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Forcing an employee to express milk in car and toilet held to be harassment

Ms T Mellor v The MFG Academies Trust

An Employment Tribunal has recently held that a school committed an act of harassment on the grounds of sex when they did not provide a space for a female teacher to express breast milk at work. Read the ruling here.


Mrs Mellor was a teacher at MFG Academies Trust (the Trust) and had been on a period of maternity leave, returning in January 2019. When Mrs Mellor returned she was permitted time to breastfeed her child and was provided with a private room for this. Mrs Mellor also was sometimes provided with specified rooms at the Trust to express milk.

In September 2019, Mrs Mellor informed the Trust that she was pregnant a second time. Mrs Mellor told the Trust she would be returning from maternity leave in September 2020. In June 2020, she wrote to the Trust to arrange a Keeping in Touch day and to state that when she returned she would still be breastfeeding so requested support for this. She also outlined from September 2020 she “may need a room to express in” during her lunch breaks. When she returned, she reminded her line manager on several occasions of this request as well as spoke to HR but no room was provided.

Mrs Mellor had to either express in the school toilets during her lunch break or in her car. Her lunch break was 25 minutes and expressing took her 20 minutes so she would sit on the bathroom floor and eat her lunch whilst she was expressing.

Mrs Mellor brought claims for direct and indirect sex discrimination as well as harassment on the grounds of sex against the school.

Employment Tribunal decision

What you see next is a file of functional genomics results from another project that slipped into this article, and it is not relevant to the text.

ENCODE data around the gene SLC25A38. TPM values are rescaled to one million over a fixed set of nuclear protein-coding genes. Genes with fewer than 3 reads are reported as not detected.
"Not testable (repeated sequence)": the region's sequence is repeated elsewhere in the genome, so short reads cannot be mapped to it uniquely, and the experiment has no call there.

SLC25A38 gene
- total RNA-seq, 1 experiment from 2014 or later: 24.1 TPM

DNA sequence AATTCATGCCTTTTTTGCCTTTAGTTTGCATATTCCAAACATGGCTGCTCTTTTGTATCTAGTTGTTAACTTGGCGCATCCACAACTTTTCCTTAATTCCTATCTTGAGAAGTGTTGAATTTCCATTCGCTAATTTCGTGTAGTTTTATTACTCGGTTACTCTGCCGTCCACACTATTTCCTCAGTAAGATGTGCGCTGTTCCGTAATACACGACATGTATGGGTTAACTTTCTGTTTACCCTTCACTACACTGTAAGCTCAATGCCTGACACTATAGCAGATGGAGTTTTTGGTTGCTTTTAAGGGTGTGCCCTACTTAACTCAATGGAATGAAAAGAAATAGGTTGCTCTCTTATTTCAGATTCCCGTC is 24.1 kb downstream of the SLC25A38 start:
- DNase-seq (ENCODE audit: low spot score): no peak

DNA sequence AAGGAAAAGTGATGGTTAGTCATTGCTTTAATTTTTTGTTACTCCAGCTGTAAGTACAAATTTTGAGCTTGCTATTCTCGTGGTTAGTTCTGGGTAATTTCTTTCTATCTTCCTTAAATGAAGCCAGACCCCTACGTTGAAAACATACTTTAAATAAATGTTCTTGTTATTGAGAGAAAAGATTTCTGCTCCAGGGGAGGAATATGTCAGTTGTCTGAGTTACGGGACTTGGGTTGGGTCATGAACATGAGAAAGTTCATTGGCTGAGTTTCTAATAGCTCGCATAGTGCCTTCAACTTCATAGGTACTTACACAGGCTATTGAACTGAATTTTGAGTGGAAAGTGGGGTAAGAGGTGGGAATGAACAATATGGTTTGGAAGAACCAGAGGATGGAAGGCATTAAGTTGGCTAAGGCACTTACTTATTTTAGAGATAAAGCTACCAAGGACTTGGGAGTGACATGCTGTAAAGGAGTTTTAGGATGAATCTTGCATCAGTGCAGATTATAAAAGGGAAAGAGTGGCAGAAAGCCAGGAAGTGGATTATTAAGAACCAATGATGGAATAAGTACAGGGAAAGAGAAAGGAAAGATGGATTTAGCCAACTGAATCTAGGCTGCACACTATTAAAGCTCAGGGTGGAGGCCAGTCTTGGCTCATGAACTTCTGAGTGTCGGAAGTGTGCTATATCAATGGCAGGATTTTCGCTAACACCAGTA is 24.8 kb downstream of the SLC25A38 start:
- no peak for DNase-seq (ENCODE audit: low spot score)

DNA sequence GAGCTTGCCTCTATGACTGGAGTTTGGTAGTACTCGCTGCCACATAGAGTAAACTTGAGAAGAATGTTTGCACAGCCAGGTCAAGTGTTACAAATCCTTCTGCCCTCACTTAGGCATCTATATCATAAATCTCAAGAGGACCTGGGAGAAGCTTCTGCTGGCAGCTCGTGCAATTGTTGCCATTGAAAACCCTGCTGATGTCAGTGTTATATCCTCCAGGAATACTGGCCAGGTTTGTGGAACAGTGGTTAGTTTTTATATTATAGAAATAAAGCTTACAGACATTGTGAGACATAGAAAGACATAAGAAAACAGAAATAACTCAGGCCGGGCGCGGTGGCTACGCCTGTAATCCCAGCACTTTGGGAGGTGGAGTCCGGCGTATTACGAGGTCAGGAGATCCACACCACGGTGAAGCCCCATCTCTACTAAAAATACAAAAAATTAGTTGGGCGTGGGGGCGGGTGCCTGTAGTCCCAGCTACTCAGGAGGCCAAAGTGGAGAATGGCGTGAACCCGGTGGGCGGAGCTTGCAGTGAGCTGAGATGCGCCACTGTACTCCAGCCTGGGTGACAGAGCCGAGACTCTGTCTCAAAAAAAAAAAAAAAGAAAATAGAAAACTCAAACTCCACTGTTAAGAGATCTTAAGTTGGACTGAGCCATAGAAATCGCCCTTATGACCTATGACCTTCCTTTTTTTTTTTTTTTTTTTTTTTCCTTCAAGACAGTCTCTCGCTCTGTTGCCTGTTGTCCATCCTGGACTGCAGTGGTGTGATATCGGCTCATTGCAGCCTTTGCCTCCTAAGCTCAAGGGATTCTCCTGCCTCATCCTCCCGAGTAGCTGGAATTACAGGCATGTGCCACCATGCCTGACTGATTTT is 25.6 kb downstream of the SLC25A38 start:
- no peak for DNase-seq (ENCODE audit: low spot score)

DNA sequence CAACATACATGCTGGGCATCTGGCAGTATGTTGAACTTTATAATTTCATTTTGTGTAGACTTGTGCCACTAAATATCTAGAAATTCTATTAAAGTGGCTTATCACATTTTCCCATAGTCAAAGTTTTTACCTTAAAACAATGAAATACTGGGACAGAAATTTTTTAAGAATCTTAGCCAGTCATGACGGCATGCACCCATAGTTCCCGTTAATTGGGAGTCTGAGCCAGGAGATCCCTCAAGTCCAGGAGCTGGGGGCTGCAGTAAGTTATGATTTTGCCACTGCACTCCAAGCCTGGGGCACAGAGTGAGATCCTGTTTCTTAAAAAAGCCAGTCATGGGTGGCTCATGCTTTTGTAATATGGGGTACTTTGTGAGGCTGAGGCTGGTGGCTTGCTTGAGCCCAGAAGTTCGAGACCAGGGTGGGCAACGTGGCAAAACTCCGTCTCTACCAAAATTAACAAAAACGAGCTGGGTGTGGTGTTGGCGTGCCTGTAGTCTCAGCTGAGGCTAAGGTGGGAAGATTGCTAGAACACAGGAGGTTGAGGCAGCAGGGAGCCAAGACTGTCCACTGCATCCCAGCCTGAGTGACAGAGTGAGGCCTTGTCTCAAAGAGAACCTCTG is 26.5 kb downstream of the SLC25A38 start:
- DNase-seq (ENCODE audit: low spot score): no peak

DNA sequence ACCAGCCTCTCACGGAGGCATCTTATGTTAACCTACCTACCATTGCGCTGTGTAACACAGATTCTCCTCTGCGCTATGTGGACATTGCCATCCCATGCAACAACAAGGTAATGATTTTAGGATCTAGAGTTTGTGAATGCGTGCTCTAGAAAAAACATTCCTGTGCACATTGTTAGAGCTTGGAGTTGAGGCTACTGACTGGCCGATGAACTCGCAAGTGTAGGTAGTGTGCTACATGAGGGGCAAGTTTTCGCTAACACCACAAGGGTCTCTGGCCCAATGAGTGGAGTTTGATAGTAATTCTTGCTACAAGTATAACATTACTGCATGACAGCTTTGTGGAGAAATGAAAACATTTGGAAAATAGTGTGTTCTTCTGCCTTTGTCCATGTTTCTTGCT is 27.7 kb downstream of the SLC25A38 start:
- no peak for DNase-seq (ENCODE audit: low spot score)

The Employment Tribunal upheld Mrs Mellor’s claim for harassment but dismissed her claims for direct and indirect discrimination. The Tribunal noted that there were no reasons where a biological male would need to express milk and therefore production of breast milk was a “exclusively biologically female function” and no claim for either direct or indirect sex discrimination could proceed.

The Tribunal found that Mrs Mellor had informed the Trust of her need to have a room to express on no less than 6 occasions and the Trust did not action this. The Trust tried to rely on an argument that Mrs Mellor stated that she “may” need to express in her correspondence in June 2020. The Tribunal rejected this argument and found that the Trust also failed in their duties to carry out a risk assessment on her return to work, where the requirement to express would have been addressed.

The Tribunal held that Mrs Mellor was left with no choice but to express in the toilets and her car due to the Trusts’ failures. It held that the Trust had created an atmosphere which was humiliating and degrading. The Tribunal found that the conduct which Mrs Mellor had been subjected to was also unwanted and was related to her sex as the need for privacy arose from the intimate nature of the activity and because she was a woman and therefore her claim succeeded.


In its judgement, the Tribunal made particular mention of the Trusts lack of risk assessment and addressed the importance of these to ensure any concerns on a woman’s return from maternity leave is picked up. Employers should therefore be mindful when employees return from a period of maternity leave to ensure any issues are addressed in a timely manner.


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